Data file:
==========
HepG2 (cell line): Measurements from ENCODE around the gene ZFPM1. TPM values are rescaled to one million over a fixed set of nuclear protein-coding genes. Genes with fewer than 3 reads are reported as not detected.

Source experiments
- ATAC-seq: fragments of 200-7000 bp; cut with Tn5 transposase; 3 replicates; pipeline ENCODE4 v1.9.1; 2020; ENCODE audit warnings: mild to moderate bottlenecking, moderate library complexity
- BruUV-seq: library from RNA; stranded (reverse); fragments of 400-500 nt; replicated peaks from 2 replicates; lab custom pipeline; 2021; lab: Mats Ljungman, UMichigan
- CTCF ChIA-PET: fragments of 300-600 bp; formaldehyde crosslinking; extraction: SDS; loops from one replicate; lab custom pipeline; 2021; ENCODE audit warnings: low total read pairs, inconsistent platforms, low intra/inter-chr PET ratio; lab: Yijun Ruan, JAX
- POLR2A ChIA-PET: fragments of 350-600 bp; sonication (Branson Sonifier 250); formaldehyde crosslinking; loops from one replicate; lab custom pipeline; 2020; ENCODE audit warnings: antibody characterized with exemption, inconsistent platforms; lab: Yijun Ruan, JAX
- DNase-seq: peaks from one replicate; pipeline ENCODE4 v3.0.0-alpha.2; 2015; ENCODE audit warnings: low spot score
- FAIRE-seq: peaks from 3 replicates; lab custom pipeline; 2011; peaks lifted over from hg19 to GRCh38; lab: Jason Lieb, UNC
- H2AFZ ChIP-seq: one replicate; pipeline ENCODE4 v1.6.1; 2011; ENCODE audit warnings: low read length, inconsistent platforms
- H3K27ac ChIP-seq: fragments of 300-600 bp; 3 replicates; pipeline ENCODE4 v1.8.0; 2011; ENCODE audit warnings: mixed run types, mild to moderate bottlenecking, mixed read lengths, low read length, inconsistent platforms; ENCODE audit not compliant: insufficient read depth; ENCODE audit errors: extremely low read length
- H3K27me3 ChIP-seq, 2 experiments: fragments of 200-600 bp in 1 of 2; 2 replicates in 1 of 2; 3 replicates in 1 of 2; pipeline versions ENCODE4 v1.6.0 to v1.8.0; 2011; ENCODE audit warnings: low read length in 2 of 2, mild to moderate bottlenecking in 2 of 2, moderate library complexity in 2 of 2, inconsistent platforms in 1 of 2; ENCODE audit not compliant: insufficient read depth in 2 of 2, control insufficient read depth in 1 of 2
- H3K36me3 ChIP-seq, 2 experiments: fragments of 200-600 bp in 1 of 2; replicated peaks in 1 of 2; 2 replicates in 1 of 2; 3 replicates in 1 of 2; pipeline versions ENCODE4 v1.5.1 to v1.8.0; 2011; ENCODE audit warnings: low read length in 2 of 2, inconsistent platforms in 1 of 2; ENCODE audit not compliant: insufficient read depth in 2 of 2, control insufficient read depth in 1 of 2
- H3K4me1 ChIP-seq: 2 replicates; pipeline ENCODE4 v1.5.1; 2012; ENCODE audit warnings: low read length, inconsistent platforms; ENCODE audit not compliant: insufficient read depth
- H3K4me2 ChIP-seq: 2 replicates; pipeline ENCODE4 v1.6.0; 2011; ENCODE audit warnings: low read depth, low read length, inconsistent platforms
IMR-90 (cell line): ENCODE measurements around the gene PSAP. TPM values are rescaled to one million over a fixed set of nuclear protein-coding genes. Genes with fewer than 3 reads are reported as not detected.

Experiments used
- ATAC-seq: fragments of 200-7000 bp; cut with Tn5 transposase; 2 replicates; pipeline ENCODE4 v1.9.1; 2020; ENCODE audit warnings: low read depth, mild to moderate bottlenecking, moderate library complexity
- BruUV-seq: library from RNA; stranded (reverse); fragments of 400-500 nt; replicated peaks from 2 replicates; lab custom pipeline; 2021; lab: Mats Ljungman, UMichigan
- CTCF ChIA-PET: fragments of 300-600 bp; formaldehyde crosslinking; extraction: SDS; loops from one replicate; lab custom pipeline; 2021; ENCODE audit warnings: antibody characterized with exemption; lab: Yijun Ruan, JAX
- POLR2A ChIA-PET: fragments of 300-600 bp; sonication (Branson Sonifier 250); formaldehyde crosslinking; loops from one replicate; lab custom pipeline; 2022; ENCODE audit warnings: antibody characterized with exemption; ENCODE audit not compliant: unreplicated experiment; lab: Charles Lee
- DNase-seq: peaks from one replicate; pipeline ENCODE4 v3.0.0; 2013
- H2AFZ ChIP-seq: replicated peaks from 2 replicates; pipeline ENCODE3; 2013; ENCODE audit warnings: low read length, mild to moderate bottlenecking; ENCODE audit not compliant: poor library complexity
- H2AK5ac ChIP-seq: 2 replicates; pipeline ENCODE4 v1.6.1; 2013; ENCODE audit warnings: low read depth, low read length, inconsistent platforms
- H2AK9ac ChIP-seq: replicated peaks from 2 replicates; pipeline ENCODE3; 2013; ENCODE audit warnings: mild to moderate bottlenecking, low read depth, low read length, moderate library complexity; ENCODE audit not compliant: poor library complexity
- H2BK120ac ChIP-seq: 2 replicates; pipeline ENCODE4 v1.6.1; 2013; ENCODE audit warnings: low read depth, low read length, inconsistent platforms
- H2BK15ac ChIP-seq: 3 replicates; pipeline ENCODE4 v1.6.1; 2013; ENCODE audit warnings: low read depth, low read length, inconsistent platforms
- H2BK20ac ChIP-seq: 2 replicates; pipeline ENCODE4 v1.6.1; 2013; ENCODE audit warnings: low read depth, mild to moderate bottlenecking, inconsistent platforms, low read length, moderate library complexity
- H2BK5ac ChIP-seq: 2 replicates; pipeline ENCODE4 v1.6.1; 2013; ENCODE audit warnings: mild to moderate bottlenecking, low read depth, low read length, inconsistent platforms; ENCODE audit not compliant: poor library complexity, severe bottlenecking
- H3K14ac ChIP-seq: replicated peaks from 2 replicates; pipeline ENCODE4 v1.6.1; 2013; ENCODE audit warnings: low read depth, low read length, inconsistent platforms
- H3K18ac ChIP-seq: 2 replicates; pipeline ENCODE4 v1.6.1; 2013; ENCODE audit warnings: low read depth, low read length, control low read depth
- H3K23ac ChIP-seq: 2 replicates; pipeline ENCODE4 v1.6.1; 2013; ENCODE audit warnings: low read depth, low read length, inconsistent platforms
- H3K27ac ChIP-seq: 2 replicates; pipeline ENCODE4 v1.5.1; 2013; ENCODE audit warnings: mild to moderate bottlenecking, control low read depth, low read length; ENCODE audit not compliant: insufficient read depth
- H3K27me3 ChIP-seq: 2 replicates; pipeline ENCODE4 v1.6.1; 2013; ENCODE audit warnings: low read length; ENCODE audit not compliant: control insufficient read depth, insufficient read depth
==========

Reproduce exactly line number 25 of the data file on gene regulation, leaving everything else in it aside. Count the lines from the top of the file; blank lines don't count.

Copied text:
- H2BK120ac ChIP-seq: 2 replicates; pipeline ENCODE4 v1.6.1; 2013; ENCODE audit warnings: low read depth, low read length, inconsistent platforms